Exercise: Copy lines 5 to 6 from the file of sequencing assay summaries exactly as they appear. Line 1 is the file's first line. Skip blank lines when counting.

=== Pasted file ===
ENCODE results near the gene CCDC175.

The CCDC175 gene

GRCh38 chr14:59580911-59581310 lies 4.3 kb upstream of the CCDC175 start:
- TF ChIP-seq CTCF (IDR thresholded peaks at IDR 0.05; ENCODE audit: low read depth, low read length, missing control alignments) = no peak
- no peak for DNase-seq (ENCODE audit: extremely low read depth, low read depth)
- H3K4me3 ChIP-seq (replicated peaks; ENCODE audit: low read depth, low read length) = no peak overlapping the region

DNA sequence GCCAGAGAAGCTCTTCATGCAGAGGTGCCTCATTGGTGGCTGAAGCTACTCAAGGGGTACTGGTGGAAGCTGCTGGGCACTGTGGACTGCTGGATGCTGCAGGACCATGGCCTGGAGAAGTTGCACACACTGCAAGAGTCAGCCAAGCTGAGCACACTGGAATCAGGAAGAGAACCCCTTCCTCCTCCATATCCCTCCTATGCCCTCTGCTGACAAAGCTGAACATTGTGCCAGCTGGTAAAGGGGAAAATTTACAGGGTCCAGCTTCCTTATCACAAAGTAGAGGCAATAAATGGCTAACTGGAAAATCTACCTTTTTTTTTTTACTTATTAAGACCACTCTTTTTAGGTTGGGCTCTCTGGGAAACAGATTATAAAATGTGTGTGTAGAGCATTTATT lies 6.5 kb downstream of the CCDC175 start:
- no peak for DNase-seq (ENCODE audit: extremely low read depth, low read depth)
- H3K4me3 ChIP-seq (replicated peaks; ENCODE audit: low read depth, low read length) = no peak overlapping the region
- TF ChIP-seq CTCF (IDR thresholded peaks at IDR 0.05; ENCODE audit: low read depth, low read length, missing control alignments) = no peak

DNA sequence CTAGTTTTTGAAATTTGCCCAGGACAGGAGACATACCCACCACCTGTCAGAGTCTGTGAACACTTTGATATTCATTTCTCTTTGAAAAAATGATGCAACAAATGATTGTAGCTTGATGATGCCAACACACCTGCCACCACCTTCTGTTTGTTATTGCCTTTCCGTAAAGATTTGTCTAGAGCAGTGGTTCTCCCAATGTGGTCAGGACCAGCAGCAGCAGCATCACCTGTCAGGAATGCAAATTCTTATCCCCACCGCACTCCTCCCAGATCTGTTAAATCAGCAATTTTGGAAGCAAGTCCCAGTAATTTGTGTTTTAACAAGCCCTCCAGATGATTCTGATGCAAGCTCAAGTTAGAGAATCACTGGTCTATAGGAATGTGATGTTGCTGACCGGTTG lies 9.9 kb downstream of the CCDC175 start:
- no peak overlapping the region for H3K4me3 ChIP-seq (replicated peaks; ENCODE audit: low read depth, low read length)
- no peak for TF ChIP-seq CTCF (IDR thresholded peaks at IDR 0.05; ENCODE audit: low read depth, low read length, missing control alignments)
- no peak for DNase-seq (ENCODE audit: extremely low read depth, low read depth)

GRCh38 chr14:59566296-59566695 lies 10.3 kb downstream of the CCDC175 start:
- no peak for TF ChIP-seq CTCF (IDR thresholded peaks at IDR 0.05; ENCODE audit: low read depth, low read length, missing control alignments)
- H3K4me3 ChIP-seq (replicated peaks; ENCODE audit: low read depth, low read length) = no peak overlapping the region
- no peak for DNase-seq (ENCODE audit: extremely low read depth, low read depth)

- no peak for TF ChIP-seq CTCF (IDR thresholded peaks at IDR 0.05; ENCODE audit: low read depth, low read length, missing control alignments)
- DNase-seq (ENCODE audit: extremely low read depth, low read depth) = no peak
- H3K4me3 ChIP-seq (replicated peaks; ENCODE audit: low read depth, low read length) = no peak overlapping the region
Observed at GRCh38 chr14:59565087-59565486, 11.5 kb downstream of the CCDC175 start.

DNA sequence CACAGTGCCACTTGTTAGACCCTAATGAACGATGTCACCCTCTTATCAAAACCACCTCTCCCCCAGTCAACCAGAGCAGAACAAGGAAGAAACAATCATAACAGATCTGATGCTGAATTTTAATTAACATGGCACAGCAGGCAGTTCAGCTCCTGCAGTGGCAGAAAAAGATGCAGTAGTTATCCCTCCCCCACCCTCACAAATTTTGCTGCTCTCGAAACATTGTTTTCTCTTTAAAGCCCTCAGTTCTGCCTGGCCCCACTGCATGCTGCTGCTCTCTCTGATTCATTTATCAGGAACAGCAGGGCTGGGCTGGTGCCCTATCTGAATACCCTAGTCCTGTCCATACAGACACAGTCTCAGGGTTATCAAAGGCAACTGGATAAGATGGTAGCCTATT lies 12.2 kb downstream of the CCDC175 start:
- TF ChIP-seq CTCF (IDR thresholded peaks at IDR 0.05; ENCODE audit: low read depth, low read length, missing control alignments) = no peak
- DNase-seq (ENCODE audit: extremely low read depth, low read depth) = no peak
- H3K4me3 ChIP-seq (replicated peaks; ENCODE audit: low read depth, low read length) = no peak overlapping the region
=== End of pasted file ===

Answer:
- no peak for DNase-seq (ENCODE audit: extremely low read depth, low read depth)
- H3K4me3 ChIP-seq (replicated peaks; ENCODE audit: low read depth, low read length) = no peak overlapping the region